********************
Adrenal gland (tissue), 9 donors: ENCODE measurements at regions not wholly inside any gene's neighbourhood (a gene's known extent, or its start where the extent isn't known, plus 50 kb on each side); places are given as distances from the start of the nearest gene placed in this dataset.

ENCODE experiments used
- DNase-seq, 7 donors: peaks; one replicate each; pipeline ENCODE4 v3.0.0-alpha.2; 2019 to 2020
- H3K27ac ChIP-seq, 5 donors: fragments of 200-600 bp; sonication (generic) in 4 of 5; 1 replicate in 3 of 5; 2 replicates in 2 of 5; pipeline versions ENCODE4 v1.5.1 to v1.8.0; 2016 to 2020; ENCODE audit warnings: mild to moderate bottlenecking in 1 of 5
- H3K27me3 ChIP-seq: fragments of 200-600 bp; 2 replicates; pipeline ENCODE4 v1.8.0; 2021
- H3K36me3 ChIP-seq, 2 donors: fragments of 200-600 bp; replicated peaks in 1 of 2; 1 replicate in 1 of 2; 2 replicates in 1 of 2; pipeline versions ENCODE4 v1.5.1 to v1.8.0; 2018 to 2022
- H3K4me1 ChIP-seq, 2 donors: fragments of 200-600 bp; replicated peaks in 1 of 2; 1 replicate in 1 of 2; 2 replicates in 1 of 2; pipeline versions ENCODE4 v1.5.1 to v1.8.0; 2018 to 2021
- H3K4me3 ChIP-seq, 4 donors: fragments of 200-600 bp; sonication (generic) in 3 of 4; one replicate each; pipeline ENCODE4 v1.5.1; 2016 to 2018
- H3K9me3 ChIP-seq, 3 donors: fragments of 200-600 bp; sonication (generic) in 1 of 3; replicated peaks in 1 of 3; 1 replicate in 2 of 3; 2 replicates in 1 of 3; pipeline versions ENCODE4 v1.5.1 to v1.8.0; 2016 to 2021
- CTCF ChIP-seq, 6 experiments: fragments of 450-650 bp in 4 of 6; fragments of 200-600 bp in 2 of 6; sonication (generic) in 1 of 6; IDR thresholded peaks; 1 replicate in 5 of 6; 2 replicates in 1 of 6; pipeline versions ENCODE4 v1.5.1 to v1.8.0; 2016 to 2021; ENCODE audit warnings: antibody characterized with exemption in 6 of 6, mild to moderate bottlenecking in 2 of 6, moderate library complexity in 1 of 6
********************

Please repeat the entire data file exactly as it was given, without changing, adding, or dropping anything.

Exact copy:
Adrenal gland (tissue), 9 donors: ENCODE measurements at regions not wholly inside any gene's neighbourhood (a gene's known extent, or its start where the extent isn't known, plus 50 kb on each side); places are given as distances from the start of the nearest gene placed in this dataset.

ENCODE experiments used
- DNase-seq, 7 donors: peaks; one replicate each; pipeline ENCODE4 v3.0.0-alpha.2; 2019 to 2020
- H3K27ac ChIP-seq, 5 donors: fragments of 200-600 bp; sonication (generic) in 4 of 5; 1 replicate in 3 of 5; 2 replicates in 2 of 5; pipeline versions ENCODE4 v1.5.1 to v1.8.0; 2016 to 2020; ENCODE audit warnings: mild to moderate bottlenecking in 1 of 5
- H3K27me3 ChIP-seq: fragments of 200-600 bp; 2 replicates; pipeline ENCODE4 v1.8.0; 2021
- H3K36me3 ChIP-seq, 2 donors: fragments of 200-600 bp; replicated peaks in 1 of 2; 1 replicate in 1 of 2; 2 replicates in 1 of 2; pipeline versions ENCODE4 v1.5.1 to v1.8.0; 2018 to 2022
- H3K4me1 ChIP-seq, 2 donors: fragments of 200-600 bp; replicated peaks in 1 of 2; 1 replicate in 1 of 2; 2 replicates in 1 of 2; pipeline versions ENCODE4 v1.5.1 to v1.8.0; 2018 to 2021
- H3K4me3 ChIP-seq, 4 donors: fragments of 200-600 bp; sonication (generic) in 3 of 4; one replicate each; pipeline ENCODE4 v1.5.1; 2016 to 2018
- H3K9me3 ChIP-seq, 3 donors: fragments of 200-600 bp; sonication (generic) in 1 of 3; replicated peaks in 1 of 3; 1 replicate in 2 of 3; 2 replicates in 1 of 3; pipeline versions ENCODE4 v1.5.1 to v1.8.0; 2016 to 2021
- CTCF ChIP-seq, 6 experiments: fragments of 450-650 bp in 4 of 6; fragments of 200-600 bp in 2 of 6; sonication (generic) in 1 of 6; IDR thresholded peaks; 1 replicate in 5 of 6; 2 replicates in 1 of 6; pipeline versions ENCODE4 v1.5.1 to v1.8.0; 2016 to 2021; ENCODE audit warnings: antibody characterized with exemption in 6 of 6, mild to moderate bottlenecking in 2 of 6, moderate library complexity in 1 of 6